• Magnetic field lines in a current carrying wire are circular rings, centered on the wire
  • The field lines are strongest near the wire and become further part away from the wire
  • Reversing the current reverses the direction of the field

Field lines on wire, downloadable AS & A Level Physics revision notes

The direction of magnetic field lines on a current carrying wire can be determined by the right hand thumb rule

  • The field lines are clockwise or anticlockwise around the wire, depending on the direction of the current
  • The direction of the magnetic field is determined by Maxwell’s right hand screw rule
    • This is determined by pointing the right-hand thumb in the direction of the current in the wire and curling the fingers onto the palm
    • The direction of the curled fingers represents the direction of the magnetic field around the wire
    • For example, if the current is travelling vertically upwards, the magnetic field lines will be directed anticlockwise, as seen from directly above the wire
    • Note: the direction of the current is taken to be the conventional current ie. from positive to negativenot the direction of electron flow

Field Lines in a Solenoid

  • As seen from a current carrying wire, an electric current produces a magnetic field
  • An electromagnetic makes use of this by using a coil of wire called a solenoid which concentrates the magnetic field
  • One ends becomes a north pole and the other the south pole

Field lines on solenoid, downloadable AS & A Level Physics revision notes

Magnetic field lines around a solenoid are similar to a bar magnet

  • Therefore, the magnetic field lines around a solenoid are very similar to a bar magnet
    • The field lines emerge from the north pole
    • The field lines return to the south pole
  • Which is the north or south pole depends on the direction of the current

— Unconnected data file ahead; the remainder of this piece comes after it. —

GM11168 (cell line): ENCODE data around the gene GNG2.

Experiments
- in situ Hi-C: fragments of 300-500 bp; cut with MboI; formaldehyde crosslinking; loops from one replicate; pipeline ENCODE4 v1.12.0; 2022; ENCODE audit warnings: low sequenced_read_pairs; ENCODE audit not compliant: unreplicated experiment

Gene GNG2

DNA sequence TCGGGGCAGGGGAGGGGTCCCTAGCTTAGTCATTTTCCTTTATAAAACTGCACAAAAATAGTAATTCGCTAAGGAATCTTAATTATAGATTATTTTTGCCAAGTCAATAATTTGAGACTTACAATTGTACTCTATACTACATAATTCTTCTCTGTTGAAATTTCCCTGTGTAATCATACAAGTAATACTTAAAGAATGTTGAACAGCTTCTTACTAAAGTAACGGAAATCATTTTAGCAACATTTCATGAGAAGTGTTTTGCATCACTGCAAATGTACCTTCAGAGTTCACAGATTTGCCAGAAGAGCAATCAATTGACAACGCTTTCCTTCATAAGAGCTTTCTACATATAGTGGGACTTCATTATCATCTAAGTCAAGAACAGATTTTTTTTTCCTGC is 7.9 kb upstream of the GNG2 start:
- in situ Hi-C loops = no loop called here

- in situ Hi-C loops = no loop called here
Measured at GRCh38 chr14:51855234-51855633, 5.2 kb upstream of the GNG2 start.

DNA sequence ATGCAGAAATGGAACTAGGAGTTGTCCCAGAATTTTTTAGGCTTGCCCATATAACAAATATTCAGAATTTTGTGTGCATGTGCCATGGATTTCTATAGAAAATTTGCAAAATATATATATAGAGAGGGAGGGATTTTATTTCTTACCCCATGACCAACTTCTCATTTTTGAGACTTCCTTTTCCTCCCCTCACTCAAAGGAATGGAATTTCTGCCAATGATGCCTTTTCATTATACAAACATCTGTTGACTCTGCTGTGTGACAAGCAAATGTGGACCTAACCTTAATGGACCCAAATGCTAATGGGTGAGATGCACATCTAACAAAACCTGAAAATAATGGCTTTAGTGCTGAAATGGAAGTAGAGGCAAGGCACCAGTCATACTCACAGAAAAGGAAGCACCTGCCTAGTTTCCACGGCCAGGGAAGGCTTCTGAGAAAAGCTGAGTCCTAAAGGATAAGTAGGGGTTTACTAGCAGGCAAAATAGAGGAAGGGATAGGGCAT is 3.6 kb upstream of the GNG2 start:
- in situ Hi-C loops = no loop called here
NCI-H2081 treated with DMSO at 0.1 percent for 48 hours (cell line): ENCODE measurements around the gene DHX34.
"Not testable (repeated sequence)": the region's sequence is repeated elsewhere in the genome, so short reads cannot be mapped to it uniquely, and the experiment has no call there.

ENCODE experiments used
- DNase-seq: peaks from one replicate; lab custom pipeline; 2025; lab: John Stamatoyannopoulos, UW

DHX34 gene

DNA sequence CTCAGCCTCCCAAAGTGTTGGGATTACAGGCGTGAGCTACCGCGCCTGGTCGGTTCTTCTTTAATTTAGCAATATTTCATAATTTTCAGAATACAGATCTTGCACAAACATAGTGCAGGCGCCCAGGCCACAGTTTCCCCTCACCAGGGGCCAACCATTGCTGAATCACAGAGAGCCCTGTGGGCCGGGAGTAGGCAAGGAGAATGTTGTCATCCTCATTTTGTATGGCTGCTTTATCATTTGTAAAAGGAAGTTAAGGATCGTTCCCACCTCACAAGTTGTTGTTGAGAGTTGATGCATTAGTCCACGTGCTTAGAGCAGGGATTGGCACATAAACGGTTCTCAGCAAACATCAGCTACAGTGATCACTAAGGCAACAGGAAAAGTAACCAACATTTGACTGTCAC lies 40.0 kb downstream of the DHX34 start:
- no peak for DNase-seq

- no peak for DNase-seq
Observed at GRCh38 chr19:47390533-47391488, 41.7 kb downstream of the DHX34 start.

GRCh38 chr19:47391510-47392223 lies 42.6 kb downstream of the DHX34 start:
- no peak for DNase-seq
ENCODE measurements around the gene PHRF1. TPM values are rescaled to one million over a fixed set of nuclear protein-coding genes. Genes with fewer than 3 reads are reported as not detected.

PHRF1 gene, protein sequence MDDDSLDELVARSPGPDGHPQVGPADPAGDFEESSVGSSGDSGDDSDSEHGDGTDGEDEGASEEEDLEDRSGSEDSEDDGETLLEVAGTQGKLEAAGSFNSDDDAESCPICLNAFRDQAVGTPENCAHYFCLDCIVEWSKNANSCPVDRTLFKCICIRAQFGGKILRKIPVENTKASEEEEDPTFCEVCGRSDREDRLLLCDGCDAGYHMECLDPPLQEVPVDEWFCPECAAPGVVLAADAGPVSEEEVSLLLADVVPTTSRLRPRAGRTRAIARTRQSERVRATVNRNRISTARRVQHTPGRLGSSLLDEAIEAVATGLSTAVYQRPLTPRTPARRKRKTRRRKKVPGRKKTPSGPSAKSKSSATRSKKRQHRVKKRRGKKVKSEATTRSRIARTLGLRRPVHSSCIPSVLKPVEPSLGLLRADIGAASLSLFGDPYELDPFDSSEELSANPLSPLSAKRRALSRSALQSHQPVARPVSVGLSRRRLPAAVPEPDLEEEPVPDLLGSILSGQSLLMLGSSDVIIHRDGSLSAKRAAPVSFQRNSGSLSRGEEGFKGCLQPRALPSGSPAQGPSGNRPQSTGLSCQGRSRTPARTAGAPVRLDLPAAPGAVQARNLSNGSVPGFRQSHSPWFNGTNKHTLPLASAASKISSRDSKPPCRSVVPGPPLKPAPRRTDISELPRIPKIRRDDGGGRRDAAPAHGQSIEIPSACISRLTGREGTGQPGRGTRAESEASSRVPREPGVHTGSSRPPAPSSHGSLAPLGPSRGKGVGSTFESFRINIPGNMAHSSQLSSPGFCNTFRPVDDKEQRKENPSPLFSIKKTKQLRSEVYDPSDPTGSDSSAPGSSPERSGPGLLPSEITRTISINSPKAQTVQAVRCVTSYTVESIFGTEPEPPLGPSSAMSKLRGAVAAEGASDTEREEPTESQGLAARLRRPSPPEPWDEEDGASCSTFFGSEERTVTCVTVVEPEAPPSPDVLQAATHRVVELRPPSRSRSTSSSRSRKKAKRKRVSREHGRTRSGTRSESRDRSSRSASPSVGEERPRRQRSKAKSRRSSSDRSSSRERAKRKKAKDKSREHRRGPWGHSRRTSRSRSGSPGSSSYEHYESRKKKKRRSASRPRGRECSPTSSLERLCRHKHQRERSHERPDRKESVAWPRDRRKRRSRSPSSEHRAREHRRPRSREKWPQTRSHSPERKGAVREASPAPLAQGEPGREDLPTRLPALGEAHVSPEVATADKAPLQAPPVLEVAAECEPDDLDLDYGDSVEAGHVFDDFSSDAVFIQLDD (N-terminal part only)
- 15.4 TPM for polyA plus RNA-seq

• This is found by the right-hand grip rule
  • This involves gripping the electromagnet so the fingers represent the direction of the current flow of the wire
  • The thumb points in the direction of the field lines inside the coil, or in other words, point towards the electromagnet’s north pole

Direction of field solenoid, downloadable AS & A Level Physics revision notes

Poles of a Solenoid

Field Lines in a Flat Circular Coil

  • A flat circular coil is equal to one of the coils of a solenoid
  • The field lines will emerge through one side of the circle (north pole) and leave the other (south pole)
  • As before, the direction of the north and south pole depends on the direction of the current
    • This can be determined by using the right-hand thumb rule
    • It is easier to find the direction of the magnetic field on the straight part of the circular coil to determine which direction the field lines are passing through

Field lines on circular coil, downloadable AS & A Level Physics revision notes

Magnetic field lines of a single circular coil are added up together to make to make the field lines of a solenoid

Worked Example

The current in a long, straight vertical wire is in the direction XY, as shown in the diagram.Sketch the pattern of the magnetic flux in the horizontal plane ABCD due to the current-carrying wire. Draw at least four flux lines.

Magnetic_Fields_in_Wires,_Coils___Solenoids_Worked_example_-_Drawing_Flux_Lines_Answer, downloadable AS & A Level Physics revision notes

 

✓ Concentric circles

✓ Increasing separation between each circle

✓ Arrows drawn in anticlockwise direction

Exam Tip

Remember to draw the arrows showing the direction of the field lines on every single field line you draw. Also, ensure that in a uniform magnetic field, the field lines are equally spaced.

 

 

 

 

 

转载自savemyexams